This is a partial transcript from Your World with Neil Cavuto, April 23, 2002. Click here for complete access to all of Neil Cavuto's CEO interviews.
TERRY KEENAN, GUEST HOST: Let's start with the advertising climate because it affects a lot of stocks a lot of people own. Is it turning around at all?
TERRY MCGRAW, PRESIDENT & CEO, MCGRAW-HILL COMPANIES INC. (MHP): A little bit, but still, the numbers in the first quarter were pretty soft. And we still are seeing some continuation of that, but what we are now beginning to see as the economy starts to recover, we're starting to see some pickup.
For Business Week, we are starting to see some advanced bookings, especially in the financial services, the auto, some of the industrial material areas. And so that is starting to come. It's pretty much good according to the plan that we've thought. By May, June, you are going to start to see some year over year comparisons that are going to be positive. And the second halves should be a lot better.
I still do not expect tech spending on the advertising side to come back until, oh, probably much later in the year. And then '03 should be a much better environment. We think the second half is going to be quite good.
KEENAN: In terms of your Business Week publication, I am curious, have you changed at all the way you are covering the markets and the economy given the shifts of post-Enron and with the losses everyone has been suffering in their...
MCGRAW: No question about it. I mean, I certainly think that in terms of any of the regulatory kind of environments, anything that has any other kind of follow-up requirements that way, there is no question. You know, that kind of coverage is getting a lot more appeal.
But we are also doing that on the television stations as well as some of the other B2B vehicles that we have. But for the advertising side, that is still a small percentage of our total revenues. Right now, it's about eight percent, so, you know, as that starts to improve, that will be nice and the economy will help on that part. But the real strength is coming out. For us, the financial services areas, with Standard & Poor's, and on the education side.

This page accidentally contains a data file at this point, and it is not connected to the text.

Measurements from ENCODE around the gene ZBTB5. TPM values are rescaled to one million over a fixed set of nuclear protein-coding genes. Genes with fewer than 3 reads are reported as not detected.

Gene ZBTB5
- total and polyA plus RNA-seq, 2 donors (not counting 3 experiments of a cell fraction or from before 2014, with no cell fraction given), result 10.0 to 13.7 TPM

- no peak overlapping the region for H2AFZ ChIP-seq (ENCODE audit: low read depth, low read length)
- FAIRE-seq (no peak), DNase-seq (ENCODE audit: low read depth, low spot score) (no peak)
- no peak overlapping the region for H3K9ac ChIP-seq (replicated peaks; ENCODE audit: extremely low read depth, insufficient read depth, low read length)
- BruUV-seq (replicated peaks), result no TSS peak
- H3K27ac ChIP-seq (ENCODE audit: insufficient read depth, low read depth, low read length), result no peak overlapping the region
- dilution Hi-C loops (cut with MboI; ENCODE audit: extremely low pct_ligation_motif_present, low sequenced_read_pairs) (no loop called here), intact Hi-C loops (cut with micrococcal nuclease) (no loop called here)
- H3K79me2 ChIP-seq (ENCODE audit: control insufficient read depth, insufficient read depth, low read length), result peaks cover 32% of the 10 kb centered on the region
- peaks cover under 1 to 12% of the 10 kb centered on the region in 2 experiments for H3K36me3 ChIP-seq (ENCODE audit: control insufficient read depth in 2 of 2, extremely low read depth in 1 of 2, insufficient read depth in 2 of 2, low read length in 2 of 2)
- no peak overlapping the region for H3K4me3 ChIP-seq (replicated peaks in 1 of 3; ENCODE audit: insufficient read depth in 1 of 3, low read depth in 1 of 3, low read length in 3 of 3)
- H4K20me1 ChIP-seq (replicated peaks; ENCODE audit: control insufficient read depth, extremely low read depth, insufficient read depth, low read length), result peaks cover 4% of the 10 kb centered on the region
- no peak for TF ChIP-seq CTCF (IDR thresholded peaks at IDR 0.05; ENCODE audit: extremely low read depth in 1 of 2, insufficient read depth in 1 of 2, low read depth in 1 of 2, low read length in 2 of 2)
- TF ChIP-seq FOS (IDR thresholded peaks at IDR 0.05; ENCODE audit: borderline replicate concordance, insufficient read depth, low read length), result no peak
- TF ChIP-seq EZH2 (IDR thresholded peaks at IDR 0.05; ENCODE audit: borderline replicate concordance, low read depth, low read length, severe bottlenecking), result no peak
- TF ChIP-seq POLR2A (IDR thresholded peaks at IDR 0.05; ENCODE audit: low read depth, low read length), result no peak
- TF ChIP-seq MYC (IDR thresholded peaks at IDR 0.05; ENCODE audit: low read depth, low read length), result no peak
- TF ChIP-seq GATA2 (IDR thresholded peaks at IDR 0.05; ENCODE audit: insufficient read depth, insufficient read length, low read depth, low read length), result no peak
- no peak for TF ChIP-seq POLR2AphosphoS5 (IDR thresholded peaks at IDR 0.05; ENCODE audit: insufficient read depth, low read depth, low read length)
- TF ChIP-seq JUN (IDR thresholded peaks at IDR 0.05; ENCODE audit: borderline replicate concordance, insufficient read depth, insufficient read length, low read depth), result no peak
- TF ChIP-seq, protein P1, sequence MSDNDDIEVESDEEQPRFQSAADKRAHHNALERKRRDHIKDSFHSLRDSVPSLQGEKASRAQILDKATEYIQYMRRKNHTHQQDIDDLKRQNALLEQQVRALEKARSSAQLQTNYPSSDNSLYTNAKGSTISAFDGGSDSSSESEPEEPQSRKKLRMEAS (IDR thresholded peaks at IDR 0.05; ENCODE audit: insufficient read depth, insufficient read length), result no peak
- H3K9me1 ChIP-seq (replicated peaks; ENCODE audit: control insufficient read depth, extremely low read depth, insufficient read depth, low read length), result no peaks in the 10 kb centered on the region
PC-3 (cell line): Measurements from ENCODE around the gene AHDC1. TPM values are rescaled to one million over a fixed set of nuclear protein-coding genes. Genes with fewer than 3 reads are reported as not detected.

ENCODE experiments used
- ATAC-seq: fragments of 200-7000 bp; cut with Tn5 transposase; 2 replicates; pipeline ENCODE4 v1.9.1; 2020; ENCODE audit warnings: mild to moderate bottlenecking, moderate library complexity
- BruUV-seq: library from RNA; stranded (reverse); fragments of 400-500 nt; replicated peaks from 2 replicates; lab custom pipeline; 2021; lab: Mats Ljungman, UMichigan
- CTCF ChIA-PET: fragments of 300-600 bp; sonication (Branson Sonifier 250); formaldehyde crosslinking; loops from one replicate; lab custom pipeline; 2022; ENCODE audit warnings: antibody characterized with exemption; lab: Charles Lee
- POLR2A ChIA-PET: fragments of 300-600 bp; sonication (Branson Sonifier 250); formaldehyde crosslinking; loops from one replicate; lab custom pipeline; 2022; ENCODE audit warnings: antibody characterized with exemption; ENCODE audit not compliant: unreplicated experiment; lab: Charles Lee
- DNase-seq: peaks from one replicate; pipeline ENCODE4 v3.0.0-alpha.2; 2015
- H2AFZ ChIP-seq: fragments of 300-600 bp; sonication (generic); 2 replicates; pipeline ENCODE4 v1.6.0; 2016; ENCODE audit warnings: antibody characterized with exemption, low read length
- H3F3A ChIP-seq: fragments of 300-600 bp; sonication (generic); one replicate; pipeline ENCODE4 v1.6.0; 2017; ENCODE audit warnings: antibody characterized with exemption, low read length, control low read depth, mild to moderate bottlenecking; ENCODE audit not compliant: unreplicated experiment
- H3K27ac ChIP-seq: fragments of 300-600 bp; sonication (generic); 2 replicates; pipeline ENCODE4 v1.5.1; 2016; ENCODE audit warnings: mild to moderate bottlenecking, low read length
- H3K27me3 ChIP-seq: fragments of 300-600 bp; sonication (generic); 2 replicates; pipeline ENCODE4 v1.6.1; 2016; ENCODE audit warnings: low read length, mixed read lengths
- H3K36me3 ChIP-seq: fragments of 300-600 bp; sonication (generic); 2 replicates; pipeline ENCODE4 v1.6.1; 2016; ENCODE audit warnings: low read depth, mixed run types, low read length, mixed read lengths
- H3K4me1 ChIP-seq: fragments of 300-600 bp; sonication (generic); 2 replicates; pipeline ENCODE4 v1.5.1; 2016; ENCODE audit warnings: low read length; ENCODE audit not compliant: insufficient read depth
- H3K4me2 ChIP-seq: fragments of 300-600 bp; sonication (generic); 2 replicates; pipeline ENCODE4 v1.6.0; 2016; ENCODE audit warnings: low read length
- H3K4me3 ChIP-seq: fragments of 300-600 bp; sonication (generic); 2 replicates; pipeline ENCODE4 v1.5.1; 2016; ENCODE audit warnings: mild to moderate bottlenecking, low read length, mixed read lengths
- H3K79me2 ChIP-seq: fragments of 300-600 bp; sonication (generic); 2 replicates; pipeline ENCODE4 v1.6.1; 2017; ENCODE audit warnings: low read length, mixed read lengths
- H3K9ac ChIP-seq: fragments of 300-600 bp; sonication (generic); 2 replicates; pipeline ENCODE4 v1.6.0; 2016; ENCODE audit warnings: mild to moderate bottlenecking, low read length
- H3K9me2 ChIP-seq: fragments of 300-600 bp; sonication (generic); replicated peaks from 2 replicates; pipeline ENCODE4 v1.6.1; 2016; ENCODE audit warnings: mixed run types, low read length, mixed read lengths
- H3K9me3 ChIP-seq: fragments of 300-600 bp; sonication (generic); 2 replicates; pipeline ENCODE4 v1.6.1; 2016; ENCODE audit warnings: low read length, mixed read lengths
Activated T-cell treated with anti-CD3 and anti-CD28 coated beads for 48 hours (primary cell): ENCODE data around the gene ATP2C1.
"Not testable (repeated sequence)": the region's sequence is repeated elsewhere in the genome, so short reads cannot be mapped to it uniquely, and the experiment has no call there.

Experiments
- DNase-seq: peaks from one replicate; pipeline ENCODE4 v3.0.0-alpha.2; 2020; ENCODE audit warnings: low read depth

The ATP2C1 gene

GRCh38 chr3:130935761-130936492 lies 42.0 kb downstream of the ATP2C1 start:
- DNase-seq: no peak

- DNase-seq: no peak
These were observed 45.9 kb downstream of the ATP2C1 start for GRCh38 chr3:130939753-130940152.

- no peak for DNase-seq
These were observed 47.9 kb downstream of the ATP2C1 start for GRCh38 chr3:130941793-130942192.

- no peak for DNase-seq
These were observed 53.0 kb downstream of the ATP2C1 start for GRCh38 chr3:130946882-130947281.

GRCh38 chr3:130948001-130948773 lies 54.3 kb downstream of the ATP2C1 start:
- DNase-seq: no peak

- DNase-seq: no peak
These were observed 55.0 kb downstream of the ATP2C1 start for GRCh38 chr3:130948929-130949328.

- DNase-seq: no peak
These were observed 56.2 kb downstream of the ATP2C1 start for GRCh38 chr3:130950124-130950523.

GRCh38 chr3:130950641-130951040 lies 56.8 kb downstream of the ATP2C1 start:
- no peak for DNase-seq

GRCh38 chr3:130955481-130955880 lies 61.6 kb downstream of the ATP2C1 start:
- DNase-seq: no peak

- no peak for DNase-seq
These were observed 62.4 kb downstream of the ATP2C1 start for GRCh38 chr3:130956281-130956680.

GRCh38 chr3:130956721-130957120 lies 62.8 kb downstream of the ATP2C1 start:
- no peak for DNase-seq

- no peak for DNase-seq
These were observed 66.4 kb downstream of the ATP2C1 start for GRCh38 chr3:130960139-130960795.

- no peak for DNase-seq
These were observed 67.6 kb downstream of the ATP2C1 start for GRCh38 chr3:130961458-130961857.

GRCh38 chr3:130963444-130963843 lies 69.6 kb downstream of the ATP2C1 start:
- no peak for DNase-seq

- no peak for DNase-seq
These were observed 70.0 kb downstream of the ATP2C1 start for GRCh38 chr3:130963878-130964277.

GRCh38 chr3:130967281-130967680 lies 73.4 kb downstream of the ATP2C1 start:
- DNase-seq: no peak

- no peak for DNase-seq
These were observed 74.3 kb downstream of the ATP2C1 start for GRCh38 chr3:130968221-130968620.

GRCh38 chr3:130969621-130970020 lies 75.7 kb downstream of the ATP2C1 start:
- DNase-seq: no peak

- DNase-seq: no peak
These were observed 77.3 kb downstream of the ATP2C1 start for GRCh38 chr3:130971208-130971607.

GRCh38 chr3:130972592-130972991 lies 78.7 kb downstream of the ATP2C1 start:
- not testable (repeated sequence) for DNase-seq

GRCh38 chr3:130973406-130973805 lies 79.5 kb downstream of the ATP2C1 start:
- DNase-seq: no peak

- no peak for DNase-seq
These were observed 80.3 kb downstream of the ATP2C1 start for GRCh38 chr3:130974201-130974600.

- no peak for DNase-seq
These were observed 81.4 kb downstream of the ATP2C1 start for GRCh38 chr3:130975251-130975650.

KEENAN: Yes. I was going to move on to Standard & Poor's. A lot of people might not know that you own that rating service company. The rating services, of course, coming under a lot of scrutiny in the wake of Enron. To what extent are you changing your procedures at S&P?
MCGRAW: Well, no, I do not think we are changing our procedures at all. I think whenever there is something that is tragic as Enron and the effect that has hit so many people, there is a lot of finger-pointing that goes on. The fact is that when it was in the stratosphere, Enron, with its multiple and, you know, way up, barely had them investment grade. So, somebody should have been able to notice the difference between those two.
KEENAN: That you noticed the things got dramatically better for some reason that we now know.
MCGRAW: Or that it was a gap between where their multiple and where their credit rating was.
KEENAN: I see what you are saying. And in terms of S&P, you also market all of these different indexes, which then are part of index funds that everyone is investing in. What new products do you have on the horizon?
MCGRAW: Well, that is huge. And the exchange traded funds are doing exceptionally well. Lots of wonderful relationships here, Terry, with Credit Lyonnais for the S&P are at $3.50, the Borse Italiano that we just signed up and so forth.
But, you know, today actually is the 20th anniversary of Standard and Poor's and futures trading with our relationship with the CMA. It is hard to believe that 20 years ago, futures trading started. And we are going to start now trading S&P 500 sector futures, and I think that is going to do extremely well as well. These are wonderful businesses.
KEENAN: So the trading vehicles on individual sectors, those so inclined could trade during that?
MCGRAW: That's right. The S&P 500 we divide up into 10 sectors. And each of those sectors now trade. And you can get those on the American Stock Exchange, in terms of spiders. But now you are going to be able to trade the futures and eventually the options on that one.
KEENAN: All right. Well look for that as well. Thanks, Terry. Terry McGraw of McGraw-Hill.
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